Categorized | National News

Minister Wants More Education on Intellectual Property

Minister of Financial Services Ryan Pinder believes there’s more that can be done to spread knowledge of ‘intellectual property’ and its importance to cultural creativity.

The minister, while at the Traditional Knowledge Consultation yesterday, said The Bahamas is sitting on a wealth of opportunity, but before putting the ‘horse before the cart’, officials must ensure that the creative work of Bahamians are protected.

He told attendees that three topics do not fit squarely in any one area or ministry, but rather touch on multiple spheres, and they are traditional knowledge, genetic resources and traditional cultural expressions.

“Traditional knowledge includes practices and traditions which are passed down through generations,” he said.

“In The Bahamas this could include bush medicine, boat building techniques or straw plaiting. Genetic Resources, on the other hand, are physical properties which are found naturally and have inherent value. Think of cascarilla which is a key input to liquor Campari. Traditional cultural expressions include music, dances, storytelling and handicrafts that are unique to a community. In our case this would be Junkanoo, Rake n’ Scrape and tales about the Chickcharney in Andros,” Minister Pinder said.

He added that these items are crucial to Bahamian culture and it is imperative that they be preserved.

However, they are important not only culturally but also economically.

To break things down for the attendees, he gave the example of straw vendors losing out if someone were to ever patent the idea.

“Imagine if a designer from Kate Spade came to The Bahamas for vacation and, while visiting the Straw Market, stumbled across a unique plait, buys that bag and figures out a way to mimic it for their production,” he said.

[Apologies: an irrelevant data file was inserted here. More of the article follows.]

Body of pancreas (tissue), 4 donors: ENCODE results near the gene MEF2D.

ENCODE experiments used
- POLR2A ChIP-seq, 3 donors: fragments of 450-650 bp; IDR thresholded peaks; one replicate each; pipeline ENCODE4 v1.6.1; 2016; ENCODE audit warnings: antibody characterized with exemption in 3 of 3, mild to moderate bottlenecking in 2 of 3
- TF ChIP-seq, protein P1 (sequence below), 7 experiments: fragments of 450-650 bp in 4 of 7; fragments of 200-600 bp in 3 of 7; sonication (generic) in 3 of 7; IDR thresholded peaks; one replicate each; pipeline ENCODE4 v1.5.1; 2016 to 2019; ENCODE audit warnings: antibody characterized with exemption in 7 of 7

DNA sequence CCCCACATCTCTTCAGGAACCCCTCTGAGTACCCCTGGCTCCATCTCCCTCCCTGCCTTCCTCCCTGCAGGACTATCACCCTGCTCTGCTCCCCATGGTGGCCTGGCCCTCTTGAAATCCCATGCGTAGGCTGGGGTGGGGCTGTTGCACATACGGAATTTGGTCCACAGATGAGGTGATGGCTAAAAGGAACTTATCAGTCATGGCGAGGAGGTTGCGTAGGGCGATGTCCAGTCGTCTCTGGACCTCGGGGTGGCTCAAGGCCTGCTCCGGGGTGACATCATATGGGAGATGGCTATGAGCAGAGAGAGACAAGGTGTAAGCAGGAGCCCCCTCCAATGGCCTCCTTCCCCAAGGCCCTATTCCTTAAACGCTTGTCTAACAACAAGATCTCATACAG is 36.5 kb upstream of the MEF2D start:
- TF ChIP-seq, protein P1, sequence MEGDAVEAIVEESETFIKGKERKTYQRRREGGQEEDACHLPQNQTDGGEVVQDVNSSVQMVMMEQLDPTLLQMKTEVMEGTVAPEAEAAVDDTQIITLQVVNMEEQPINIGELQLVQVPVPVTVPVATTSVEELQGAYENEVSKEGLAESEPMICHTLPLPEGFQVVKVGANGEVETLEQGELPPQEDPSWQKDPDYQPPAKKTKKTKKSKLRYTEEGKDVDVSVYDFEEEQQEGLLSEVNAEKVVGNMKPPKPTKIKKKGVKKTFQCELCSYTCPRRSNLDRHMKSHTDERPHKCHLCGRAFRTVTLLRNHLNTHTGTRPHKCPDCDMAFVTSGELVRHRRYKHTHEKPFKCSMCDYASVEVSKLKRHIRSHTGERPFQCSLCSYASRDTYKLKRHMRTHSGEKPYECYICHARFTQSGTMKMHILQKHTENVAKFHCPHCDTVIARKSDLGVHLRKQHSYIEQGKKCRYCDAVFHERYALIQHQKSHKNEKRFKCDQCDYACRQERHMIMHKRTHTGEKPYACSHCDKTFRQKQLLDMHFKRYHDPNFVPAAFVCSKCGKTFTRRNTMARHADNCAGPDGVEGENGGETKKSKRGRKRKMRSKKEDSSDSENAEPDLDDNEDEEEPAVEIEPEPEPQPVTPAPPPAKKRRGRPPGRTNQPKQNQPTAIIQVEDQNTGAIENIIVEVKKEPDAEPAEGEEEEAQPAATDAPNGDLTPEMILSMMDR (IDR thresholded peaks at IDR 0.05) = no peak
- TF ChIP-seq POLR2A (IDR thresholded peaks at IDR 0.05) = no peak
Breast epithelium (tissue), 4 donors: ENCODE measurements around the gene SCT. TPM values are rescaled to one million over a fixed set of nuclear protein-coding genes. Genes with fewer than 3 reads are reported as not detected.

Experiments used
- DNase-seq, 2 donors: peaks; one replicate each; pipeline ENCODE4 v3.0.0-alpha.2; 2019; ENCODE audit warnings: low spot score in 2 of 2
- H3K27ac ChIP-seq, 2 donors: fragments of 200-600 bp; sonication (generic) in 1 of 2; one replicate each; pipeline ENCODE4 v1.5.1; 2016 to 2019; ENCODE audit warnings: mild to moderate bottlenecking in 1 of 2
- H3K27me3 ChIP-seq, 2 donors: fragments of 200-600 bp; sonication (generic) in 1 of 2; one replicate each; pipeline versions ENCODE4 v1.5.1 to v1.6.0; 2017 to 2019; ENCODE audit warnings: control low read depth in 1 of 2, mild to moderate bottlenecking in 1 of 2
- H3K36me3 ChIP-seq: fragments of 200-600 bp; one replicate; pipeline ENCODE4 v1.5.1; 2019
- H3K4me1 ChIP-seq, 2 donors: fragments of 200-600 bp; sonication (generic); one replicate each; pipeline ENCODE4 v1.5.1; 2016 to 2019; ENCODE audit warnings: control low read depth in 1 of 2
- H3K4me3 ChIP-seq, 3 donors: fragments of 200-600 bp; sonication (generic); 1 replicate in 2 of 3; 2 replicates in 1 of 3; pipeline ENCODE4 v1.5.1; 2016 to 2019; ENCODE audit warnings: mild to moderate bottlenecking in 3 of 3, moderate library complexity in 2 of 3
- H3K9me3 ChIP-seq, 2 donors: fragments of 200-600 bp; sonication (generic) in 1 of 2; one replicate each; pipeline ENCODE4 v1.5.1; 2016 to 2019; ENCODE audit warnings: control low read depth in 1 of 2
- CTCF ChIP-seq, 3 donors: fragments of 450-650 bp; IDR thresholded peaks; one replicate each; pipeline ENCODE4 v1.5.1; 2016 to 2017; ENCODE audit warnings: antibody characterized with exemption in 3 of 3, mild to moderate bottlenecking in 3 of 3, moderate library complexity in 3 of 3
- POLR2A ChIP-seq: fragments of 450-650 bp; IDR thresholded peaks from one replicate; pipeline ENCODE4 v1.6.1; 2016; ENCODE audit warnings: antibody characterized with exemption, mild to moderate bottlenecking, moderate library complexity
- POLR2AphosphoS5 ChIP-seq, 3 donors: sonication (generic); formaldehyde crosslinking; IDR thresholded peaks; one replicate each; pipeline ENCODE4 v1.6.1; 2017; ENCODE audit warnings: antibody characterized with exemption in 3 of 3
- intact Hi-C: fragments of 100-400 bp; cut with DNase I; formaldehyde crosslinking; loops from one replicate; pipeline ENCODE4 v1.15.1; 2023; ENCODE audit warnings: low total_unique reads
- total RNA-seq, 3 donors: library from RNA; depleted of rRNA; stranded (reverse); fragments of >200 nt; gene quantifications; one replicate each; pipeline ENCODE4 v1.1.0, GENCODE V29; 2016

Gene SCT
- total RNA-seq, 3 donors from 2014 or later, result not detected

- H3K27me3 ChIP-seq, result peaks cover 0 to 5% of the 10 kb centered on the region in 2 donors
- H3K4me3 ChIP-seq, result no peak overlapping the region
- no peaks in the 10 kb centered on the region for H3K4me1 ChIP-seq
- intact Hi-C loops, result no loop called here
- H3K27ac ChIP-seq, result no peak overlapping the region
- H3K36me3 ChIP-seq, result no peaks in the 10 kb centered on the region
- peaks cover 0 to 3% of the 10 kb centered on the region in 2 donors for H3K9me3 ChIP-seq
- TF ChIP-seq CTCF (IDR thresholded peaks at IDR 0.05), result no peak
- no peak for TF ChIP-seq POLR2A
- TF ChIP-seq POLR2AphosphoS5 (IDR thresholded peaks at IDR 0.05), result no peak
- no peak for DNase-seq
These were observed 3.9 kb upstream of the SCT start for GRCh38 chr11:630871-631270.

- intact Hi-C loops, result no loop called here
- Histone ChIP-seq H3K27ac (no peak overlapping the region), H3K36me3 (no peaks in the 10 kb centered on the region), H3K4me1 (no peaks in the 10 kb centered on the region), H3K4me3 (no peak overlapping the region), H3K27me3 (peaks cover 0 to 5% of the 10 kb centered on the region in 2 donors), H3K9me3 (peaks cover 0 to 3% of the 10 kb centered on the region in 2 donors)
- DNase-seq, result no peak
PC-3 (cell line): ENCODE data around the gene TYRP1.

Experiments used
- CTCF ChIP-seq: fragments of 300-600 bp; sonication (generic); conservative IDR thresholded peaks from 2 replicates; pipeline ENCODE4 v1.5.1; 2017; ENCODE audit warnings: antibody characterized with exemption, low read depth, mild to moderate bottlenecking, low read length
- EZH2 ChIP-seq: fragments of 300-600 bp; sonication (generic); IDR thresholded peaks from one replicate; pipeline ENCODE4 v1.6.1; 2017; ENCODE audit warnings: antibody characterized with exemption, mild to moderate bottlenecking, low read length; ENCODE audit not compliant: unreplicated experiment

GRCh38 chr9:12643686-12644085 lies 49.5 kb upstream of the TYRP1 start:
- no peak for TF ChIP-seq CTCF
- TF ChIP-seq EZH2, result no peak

“The Bahamian artisan or community who developed that plait would likely never receive credit for their product.”
He added that the same applies to genetic resources.

“Although researchers are required to obtain approval before engaging in research in The Bahamas, there is more that can be done to ensure that Bahamian genetic resources are not being harvested for economic benefit without the expressed consent from the government or local communities in which the research took place,” he said.

The minister said that after recognising that no country in the Caribbean was providing holistic protection to these matters, the Caribbean Community and Common Market (CARICOM) requested assistance from the World Intellectual Property Organisation (WIPO) for a regional framework to be developed, to which WIPO “graciously” agreed.

The Ministry of Financial Services, along with the Office of the Attorney General, invited artisans, culturists, bush medicine practitioners, researchers, historians and other interested people to the public consultation on the protection of Bahamian Traditional Knowledge, Traditional Cultural Expressions and Genetic Resources, which was held at the British Colonial Hilton.

Written by Jones Bahamas

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